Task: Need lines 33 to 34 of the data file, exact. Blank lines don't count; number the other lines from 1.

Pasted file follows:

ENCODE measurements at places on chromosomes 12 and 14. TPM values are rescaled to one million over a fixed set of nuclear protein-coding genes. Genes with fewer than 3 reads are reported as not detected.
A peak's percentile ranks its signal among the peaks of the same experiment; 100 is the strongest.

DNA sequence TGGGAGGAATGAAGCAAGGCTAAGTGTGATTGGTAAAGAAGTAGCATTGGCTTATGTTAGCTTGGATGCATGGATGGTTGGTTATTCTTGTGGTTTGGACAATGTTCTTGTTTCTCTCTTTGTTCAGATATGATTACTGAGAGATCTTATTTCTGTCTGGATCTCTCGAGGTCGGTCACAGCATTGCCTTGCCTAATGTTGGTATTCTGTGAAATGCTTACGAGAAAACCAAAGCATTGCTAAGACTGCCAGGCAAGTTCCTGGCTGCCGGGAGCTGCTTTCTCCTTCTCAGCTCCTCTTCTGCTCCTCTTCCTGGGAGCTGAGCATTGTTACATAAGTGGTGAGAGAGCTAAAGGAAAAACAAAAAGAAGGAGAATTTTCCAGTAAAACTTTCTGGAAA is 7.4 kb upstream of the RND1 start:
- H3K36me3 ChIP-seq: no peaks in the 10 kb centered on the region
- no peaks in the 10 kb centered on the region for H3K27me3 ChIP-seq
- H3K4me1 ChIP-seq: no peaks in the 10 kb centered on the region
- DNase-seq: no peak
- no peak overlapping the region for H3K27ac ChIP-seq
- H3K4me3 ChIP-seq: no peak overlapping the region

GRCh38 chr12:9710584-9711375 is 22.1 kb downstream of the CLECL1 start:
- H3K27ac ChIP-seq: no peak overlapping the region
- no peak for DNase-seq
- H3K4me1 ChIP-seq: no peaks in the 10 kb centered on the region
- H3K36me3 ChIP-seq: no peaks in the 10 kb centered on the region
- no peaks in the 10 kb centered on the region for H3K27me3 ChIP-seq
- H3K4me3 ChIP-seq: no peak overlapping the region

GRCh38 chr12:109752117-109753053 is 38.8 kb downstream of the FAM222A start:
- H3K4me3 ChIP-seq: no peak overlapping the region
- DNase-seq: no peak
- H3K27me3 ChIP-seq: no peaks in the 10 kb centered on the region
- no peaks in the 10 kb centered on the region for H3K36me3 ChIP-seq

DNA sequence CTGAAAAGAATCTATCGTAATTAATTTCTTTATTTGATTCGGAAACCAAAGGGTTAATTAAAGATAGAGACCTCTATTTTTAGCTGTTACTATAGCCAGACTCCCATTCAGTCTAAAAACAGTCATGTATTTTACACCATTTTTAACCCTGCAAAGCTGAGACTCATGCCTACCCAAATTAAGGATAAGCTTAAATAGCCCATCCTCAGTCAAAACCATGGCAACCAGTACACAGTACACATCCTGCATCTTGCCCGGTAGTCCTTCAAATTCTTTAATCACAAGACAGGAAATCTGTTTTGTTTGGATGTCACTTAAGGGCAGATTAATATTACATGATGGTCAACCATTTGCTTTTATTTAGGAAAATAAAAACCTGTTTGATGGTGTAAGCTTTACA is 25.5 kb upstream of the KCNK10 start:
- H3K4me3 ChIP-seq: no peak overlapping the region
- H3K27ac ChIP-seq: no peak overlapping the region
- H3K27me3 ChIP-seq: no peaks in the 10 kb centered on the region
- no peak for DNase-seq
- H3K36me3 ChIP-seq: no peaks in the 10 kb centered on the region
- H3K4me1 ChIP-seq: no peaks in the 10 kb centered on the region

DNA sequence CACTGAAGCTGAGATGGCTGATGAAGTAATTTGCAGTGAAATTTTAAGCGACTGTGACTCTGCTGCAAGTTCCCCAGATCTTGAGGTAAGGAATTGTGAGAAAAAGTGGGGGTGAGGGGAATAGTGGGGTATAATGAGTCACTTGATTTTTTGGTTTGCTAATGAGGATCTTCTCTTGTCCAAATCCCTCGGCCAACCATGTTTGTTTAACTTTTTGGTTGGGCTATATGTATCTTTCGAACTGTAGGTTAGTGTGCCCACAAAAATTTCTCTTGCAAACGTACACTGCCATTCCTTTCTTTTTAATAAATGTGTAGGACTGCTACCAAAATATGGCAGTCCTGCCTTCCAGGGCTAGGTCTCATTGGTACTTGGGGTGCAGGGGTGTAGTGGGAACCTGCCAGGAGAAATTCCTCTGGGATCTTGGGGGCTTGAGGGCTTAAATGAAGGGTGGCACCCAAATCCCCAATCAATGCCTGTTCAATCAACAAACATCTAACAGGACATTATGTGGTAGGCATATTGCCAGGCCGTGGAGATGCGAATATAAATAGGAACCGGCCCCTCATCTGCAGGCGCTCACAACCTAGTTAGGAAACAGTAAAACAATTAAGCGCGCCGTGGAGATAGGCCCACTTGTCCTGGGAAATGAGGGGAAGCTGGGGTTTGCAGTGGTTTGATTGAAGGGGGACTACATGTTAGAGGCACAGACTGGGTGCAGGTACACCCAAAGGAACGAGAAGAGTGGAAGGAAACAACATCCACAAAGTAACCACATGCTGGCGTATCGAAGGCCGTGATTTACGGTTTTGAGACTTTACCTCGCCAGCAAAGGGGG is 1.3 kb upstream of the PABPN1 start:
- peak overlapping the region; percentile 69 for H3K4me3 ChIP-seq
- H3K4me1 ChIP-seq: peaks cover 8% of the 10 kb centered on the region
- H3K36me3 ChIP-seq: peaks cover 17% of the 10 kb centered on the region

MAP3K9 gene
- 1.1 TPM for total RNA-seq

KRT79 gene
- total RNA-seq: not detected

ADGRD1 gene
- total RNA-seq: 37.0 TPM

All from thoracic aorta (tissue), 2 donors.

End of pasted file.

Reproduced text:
MAP3K9 gene
- 1.1 TPM for total RNA-seq